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The Secrets

  • Film
  • 3 out of 5 stars

Time Out says

3 out of 5 stars

What kind of film is The Secrets? A screed about religious repression? A tragedy about coming to terms with death? A love story? Two Kabbalah students in Israel—overweeningly serious Naomi (Bukstein), free-spirited and French Michelle (Shtamler)—are assigned to provide assistance to a cancer patient (Ardant), who, like Kristin Scott Thomas in I’ve Loved You So Long, has served time for a murder that may or may not have been committed under mitigating circumstances. Was it a crime of passion? (And is she even Jewish?) They take her to the mikva (ritual bath) in a scene played for unexpected eroticism, and before long the movie’s muse becomes less rabbinic than sapphic.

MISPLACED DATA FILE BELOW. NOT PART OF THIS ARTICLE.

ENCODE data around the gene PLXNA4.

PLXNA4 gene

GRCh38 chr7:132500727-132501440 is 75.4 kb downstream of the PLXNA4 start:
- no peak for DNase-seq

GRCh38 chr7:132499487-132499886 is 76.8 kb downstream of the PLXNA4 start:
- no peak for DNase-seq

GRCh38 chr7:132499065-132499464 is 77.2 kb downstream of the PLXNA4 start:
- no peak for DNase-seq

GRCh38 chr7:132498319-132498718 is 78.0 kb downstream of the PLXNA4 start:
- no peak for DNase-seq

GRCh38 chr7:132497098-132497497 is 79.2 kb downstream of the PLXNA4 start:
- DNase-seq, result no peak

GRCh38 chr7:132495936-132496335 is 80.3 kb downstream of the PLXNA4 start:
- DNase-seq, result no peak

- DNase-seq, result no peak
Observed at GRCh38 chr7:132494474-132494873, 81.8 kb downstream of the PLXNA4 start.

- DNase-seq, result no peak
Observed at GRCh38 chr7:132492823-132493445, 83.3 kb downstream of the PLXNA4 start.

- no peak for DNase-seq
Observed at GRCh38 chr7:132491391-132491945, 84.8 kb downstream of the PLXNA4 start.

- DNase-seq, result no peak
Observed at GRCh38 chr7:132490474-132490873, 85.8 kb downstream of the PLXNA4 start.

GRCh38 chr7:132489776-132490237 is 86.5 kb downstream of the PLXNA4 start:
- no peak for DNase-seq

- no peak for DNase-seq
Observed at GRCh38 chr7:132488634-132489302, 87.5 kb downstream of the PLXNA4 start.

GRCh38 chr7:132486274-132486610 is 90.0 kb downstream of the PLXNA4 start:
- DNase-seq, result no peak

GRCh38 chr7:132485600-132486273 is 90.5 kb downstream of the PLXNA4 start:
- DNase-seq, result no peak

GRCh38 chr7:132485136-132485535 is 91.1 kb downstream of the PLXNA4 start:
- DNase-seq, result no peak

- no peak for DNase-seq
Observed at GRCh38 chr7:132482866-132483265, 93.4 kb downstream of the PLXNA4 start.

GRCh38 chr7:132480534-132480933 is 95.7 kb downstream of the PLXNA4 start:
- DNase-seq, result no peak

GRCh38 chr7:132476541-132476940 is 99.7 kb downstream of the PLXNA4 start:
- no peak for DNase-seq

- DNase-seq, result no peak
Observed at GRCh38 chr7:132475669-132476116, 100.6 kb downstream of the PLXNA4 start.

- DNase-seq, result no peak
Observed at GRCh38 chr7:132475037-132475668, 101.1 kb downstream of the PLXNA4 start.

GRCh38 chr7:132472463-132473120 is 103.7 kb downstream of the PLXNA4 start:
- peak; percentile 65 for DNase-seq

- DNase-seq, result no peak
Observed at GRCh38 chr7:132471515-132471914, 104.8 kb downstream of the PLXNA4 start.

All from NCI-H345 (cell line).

The two leads’ performances keep the movie on edge, but The Secrets, however absorbing, has few secrets worth keeping. Even the tolerance message—much of Orthodox Judaism disdains scholarship among women—is blunt to the point of disinterest. (Naomi’s betrothed never says a kind word, ever.) Unlike 2003’s crude but gripping Mendy: A Question of Faith, The Secrets never builds to a howl of anguish. A lot of ominous portent plays out in service of not very much, and The Secrets leaves you with little other than a pronounced sense of mishegoss.

Written by Ben Kenigsberg

Cast and crew

  • Director:Avi Nesher
  • Screenwriter:Avi Nesher, Hadar Galron
  • Cast:
    • Fanny Ardant
    • Ania Bukstein
    • Michal Shtamler
    • Adir Miller
    • Guri Alfi
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